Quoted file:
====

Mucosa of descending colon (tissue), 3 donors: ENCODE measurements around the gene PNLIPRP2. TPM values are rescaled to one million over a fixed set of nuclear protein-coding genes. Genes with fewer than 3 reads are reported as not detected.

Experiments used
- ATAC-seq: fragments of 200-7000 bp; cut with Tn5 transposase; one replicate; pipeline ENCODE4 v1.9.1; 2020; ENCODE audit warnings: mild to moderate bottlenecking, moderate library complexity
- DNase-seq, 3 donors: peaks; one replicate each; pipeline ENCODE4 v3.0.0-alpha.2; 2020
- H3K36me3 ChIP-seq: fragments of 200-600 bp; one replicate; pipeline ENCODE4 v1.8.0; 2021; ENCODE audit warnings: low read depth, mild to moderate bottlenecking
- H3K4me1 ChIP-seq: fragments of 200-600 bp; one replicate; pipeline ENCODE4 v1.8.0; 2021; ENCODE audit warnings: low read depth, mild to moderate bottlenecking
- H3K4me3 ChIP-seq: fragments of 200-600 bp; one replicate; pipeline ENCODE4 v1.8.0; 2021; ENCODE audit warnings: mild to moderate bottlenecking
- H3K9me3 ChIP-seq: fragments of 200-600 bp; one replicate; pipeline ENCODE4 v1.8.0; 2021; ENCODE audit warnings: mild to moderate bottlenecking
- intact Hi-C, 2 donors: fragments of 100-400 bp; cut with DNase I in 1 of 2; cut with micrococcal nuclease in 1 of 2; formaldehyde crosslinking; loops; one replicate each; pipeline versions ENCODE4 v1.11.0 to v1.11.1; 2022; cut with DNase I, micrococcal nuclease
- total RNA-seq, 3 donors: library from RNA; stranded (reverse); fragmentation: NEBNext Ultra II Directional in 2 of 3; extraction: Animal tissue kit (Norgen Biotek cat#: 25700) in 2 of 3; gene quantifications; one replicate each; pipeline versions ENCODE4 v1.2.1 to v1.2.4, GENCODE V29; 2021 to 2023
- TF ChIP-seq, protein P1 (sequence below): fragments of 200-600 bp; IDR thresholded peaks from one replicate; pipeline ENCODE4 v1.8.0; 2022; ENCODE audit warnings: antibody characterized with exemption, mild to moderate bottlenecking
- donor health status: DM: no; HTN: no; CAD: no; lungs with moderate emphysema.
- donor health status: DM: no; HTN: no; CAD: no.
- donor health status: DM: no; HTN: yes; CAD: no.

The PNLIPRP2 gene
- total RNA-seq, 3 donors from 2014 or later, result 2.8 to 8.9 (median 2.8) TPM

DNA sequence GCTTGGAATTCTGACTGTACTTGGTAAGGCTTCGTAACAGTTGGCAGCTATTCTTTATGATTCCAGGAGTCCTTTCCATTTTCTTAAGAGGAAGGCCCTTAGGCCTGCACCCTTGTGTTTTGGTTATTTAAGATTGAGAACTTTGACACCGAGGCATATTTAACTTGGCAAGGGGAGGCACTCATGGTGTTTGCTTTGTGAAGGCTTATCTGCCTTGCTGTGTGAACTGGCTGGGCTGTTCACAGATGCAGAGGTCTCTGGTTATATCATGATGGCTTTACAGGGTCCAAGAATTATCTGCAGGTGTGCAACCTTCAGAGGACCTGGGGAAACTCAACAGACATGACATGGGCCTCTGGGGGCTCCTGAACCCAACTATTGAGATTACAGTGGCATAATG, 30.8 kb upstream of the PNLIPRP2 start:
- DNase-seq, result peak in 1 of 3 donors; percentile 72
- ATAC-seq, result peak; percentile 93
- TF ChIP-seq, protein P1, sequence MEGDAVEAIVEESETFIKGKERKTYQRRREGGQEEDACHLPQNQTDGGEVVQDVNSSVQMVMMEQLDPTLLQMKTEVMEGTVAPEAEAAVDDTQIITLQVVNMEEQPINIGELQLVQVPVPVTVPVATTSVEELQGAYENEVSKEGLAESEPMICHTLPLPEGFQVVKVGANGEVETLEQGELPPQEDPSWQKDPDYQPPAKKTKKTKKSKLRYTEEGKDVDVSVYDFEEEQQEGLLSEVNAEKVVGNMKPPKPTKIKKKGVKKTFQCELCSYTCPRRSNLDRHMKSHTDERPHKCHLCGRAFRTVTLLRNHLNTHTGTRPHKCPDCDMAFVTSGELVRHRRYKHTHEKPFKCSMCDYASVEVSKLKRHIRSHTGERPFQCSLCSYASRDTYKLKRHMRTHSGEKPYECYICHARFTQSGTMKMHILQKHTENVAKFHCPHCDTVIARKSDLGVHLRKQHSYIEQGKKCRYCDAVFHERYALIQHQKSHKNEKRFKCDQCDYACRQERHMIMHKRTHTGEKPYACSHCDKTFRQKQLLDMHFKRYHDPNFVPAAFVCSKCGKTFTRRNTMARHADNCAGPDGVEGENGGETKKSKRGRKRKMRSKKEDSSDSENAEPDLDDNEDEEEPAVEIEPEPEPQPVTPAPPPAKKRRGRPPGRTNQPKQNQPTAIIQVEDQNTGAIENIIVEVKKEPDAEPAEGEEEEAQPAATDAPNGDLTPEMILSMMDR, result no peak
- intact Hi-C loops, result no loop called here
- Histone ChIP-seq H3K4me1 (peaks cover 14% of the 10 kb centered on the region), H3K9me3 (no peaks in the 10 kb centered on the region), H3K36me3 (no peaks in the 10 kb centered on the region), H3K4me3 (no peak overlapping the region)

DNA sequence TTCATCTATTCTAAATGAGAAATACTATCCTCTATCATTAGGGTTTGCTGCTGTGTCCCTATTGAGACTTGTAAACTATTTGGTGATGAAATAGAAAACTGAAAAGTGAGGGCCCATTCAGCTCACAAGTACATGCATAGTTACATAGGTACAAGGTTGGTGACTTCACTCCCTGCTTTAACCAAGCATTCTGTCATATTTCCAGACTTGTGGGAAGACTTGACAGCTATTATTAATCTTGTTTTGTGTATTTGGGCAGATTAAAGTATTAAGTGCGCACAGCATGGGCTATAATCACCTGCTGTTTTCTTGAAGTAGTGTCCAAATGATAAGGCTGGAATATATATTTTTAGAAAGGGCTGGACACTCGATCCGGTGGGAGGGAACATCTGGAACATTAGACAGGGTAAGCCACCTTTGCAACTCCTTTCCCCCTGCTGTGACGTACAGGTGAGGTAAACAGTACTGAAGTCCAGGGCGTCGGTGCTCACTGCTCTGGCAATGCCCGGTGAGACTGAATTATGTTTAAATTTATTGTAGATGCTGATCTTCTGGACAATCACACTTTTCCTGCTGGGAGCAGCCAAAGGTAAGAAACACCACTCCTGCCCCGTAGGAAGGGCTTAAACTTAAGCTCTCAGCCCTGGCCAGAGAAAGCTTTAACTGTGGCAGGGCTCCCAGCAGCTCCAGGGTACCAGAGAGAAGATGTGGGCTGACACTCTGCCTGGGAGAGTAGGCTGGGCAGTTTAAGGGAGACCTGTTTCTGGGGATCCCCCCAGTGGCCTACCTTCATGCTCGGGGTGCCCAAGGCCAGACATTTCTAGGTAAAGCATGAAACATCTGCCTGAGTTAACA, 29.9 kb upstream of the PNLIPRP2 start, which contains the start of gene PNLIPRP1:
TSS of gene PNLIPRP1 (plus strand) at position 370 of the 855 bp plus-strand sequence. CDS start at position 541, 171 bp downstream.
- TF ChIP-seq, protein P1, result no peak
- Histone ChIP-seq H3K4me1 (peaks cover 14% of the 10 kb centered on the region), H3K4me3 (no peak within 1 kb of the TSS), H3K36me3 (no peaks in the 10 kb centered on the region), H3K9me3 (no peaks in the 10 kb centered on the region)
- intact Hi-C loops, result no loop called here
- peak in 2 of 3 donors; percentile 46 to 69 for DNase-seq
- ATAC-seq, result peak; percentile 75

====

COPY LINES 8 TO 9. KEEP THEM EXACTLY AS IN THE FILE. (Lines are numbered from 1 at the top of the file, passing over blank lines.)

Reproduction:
- H3K9me3 ChIP-seq: fragments of 200-600 bp; one replicate; pipeline ENCODE4 v1.8.0; 2021; ENCODE audit warnings: mild to moderate bottlenecking
- intact Hi-C, 2 donors: fragments of 100-400 bp; cut with DNase I in 1 of 2; cut with micrococcal nuclease in 1 of 2; formaldehyde crosslinking; loops; one replicate each; pipeline versions ENCODE4 v1.11.0 to v1.11.1; 2022; cut with DNase I, micrococcal nuclease